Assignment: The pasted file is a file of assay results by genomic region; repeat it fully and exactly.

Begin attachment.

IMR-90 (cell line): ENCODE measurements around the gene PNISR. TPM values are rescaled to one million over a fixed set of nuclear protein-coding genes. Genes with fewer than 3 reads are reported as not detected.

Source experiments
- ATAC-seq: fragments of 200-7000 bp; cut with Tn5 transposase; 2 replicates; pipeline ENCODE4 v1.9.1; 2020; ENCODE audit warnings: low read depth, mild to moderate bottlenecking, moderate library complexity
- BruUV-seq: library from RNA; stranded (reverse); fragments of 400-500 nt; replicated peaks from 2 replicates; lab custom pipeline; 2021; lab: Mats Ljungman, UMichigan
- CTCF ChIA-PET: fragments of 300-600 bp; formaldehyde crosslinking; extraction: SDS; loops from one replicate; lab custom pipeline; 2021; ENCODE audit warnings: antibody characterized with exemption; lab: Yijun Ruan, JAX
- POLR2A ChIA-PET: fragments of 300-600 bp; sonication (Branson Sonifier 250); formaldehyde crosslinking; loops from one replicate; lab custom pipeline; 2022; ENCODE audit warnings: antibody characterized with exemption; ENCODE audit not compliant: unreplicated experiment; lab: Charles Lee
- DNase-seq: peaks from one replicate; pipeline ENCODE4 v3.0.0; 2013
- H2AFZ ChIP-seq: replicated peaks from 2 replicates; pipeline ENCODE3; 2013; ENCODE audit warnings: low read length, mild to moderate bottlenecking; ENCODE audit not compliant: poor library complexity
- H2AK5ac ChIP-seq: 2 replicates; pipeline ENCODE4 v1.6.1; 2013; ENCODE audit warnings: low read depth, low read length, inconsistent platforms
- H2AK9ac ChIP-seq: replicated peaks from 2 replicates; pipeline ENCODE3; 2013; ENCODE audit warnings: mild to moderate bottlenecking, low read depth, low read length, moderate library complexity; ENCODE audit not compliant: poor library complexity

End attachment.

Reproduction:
IMR-90 (cell line): ENCODE measurements around the gene PNISR. TPM values are rescaled to one million over a fixed set of nuclear protein-coding genes. Genes with fewer than 3 reads are reported as not detected.

Source experiments
- ATAC-seq: fragments of 200-7000 bp; cut with Tn5 transposase; 2 replicates; pipeline ENCODE4 v1.9.1; 2020; ENCODE audit warnings: low read depth, mild to moderate bottlenecking, moderate library complexity
- BruUV-seq: library from RNA; stranded (reverse); fragments of 400-500 nt; replicated peaks from 2 replicates; lab custom pipeline; 2021; lab: Mats Ljungman, UMichigan
- CTCF ChIA-PET: fragments of 300-600 bp; formaldehyde crosslinking; extraction: SDS; loops from one replicate; lab custom pipeline; 2021; ENCODE audit warnings: antibody characterized with exemption; lab: Yijun Ruan, JAX
- POLR2A ChIA-PET: fragments of 300-600 bp; sonication (Branson Sonifier 250); formaldehyde crosslinking; loops from one replicate; lab custom pipeline; 2022; ENCODE audit warnings: antibody characterized with exemption; ENCODE audit not compliant: unreplicated experiment; lab: Charles Lee
- DNase-seq: peaks from one replicate; pipeline ENCODE4 v3.0.0; 2013
- H2AFZ ChIP-seq: replicated peaks from 2 replicates; pipeline ENCODE3; 2013; ENCODE audit warnings: low read length, mild to moderate bottlenecking; ENCODE audit not compliant: poor library complexity
- H2AK5ac ChIP-seq: 2 replicates; pipeline ENCODE4 v1.6.1; 2013; ENCODE audit warnings: low read depth, low read length, inconsistent platforms
- H2AK9ac ChIP-seq: replicated peaks from 2 replicates; pipeline ENCODE3; 2013; ENCODE audit warnings: mild to moderate bottlenecking, low read depth, low read length, moderate library complexity; ENCODE audit not compliant: poor library complexity